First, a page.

Are we willing to vote ourselves leaders in office who are not afraid of creating and supporting a system of laws and not men? Who will take their responsibilities seriously by acting on good principles and policies to solve challenging questions of our time and nation?

Will we get ourselves leaders willing to embrace the openness of the day to listen and consult all the arrays of interest on matters of public interests?

Will we vote ourselves leaders  widely recognised for their work ethics, industry, integrity, excellence and even handedness?

We fought hard for pluralism, let's raise the bar on the same at the ballot.

God Bless Kenya.

Kahugu Muiruri

Sunday, 18 June 2017

SGR experience, observations and my take

June 6, 2017 my hassle was taking me to Mombasa. It was an opportunity for me to save a coin and take the promotional offer to ride on the SGR train. I was at the CBD Railways terminus for a free bus to connect to Syokimau, the Nairobi SGR terminus.
Getting to the terminus was a fairly smooth ride, however it did not escape me that Nairobi CBD inbound traffic had started at Mlolongo. If one is travelling with the morning train be on time otherwise you may miss it as you sit in traffic.

At the terminus getting a ticket is fairly easy. No form of identification was required. They should be able to identify us in a worst case. A lost ticket simply has no owner... The security check is similar to what is at some small airports. However they need invest in a carousel, I found my backpack on the floor among many others. I found the waiting lounge full. The boarding call was made and everyone seemed to be rushing to board. Passengers who had heavy luggage had to struggle with it. Luggage were not tagged.

The train left at 0900 hrs. In the coach the seats are comfortable…. A face me experience…. A group of men next to me are all full of entitlement how the Government has worked so well… one can tell which side of the politics they belong to.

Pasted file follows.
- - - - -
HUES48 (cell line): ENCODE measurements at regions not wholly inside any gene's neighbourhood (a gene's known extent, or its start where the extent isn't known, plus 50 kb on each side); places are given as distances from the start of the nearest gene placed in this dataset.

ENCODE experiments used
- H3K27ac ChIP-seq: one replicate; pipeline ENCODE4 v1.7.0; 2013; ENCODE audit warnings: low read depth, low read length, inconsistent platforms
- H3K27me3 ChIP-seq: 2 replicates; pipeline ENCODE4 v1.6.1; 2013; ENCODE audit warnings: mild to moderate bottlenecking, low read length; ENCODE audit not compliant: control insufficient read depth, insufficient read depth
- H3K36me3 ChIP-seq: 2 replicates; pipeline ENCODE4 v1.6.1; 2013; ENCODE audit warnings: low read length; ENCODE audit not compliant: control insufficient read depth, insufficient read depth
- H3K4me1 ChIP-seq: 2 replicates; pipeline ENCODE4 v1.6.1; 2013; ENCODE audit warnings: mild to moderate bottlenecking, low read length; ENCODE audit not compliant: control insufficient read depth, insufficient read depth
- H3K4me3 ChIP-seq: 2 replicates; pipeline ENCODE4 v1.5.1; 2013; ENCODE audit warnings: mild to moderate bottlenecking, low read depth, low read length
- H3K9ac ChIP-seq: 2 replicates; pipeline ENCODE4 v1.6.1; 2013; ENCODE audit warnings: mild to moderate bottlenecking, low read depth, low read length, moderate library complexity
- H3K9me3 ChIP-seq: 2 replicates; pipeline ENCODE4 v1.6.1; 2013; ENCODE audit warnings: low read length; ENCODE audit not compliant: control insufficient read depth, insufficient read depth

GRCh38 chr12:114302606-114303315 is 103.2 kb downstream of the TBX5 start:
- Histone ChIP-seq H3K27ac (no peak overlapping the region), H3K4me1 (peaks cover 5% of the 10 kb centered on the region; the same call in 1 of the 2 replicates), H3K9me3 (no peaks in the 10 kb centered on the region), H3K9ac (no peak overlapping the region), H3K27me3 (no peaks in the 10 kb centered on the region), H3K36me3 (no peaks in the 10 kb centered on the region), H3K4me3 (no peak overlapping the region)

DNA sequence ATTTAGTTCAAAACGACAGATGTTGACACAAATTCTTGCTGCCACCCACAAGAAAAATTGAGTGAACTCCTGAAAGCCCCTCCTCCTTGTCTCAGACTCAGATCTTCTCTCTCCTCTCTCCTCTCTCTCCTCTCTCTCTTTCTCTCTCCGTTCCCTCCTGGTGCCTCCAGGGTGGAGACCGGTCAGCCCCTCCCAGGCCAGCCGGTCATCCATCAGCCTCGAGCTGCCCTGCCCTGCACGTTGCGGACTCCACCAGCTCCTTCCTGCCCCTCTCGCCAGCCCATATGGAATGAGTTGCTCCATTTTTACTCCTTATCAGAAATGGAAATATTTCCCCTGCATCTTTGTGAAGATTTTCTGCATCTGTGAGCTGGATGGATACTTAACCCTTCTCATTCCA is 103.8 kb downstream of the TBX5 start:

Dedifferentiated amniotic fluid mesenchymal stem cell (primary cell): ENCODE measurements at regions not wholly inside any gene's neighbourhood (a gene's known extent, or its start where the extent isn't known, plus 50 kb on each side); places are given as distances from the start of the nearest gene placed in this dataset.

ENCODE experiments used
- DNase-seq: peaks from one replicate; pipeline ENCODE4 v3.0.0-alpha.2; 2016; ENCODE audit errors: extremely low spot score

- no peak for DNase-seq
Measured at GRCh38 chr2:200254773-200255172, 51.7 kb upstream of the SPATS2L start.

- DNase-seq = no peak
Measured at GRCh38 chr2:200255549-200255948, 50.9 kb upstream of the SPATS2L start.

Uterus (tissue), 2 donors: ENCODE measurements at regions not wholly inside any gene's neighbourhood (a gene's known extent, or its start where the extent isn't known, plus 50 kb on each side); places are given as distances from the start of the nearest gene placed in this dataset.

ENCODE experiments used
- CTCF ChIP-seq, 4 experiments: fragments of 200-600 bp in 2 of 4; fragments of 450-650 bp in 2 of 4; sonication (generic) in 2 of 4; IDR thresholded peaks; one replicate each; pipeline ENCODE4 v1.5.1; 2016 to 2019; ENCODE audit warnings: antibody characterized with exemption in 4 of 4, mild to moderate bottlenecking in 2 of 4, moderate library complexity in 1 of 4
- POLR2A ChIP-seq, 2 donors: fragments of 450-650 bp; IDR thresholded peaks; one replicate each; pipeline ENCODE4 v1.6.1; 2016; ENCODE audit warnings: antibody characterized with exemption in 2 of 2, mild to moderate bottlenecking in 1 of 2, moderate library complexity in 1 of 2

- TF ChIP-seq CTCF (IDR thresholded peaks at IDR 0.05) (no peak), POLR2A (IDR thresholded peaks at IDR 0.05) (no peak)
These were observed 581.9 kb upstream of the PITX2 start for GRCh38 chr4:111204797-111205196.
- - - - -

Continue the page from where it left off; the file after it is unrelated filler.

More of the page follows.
1115 hrs we are at Mtito Andei. The Train from Mombasa arrived as well. The countryside is green thanks to the recent rains. We saw herds of elephants, zebras, antelopes and a lion. A game drive it was.

A small cup of tea goes for Sh. 100.

1350 hrs we arrive at the Mombasa Terminus. We find the free transfer bus has left and we had to wait for 45 minutes for it to be back.

The train cafeteria had a Chinese hostess. Among the ushers in the two terminals were Chinese nationals. At the Mombasa Terminus I saw on a display board that by 2027 only 10% of the human capital will be foreign. 2017 has a 40% foreign human capital component. Chinese must be slow teachers or we are slow learners...

Taxis are asking for Sh. 1200 there was no Uber or Little Cab available in the station at that moment. The terminus is largely empty, finishing construction work still ongoing. I never saw a shop where I'd buy water. I pray there will be enough business to keep these stations active during off peak hours. I noted a cartel like behaviour where the cab guys could probably be restricted from the terminus since i tried hailing one and on phone he said I have to meet him at the main road, he did not want to come to the terminus.

The access road to the station is under construction, it goes through an ancient estate that is evidence of neglect. As one approaches the Mombasa CBD the roadside is all littered with heaps of uncollected garbage whose stench was really a discomfort in the hot weather. What do the counties do?

SGR is a new right of way but is running parallel to the century old railway. Same as Nairobi, Emali, Voi and Mombasa, rusty wagons and train engines dot the old railway stations. It begs the question what will we do with the assets of the old railway? Do we have the same hands that run down the old rail doing the errands for SGR?

The Economics … and Politics

Transport both cargo and passengers is key to growth. We were told that we need the train to decongest our main highway, move cargo fast and efficiently, move passengers cheaply and safely.

To do the railway we borrowed USD 1.6 Billion @ 2% for a 20 year tenor with a grace period of 7 years. Further we borrowed USD 1.633 Billion @ 360 points plus LIBOR (total roughly 4%) for a 15 year tenor 5 of which are a grace period. The second loan attracts insurance at 6.93% that was payable as one installment. During the grace period Interests will be payable and the principal spread for the rest of the tenor. (I stand corrected, Government data is hard to collect lately)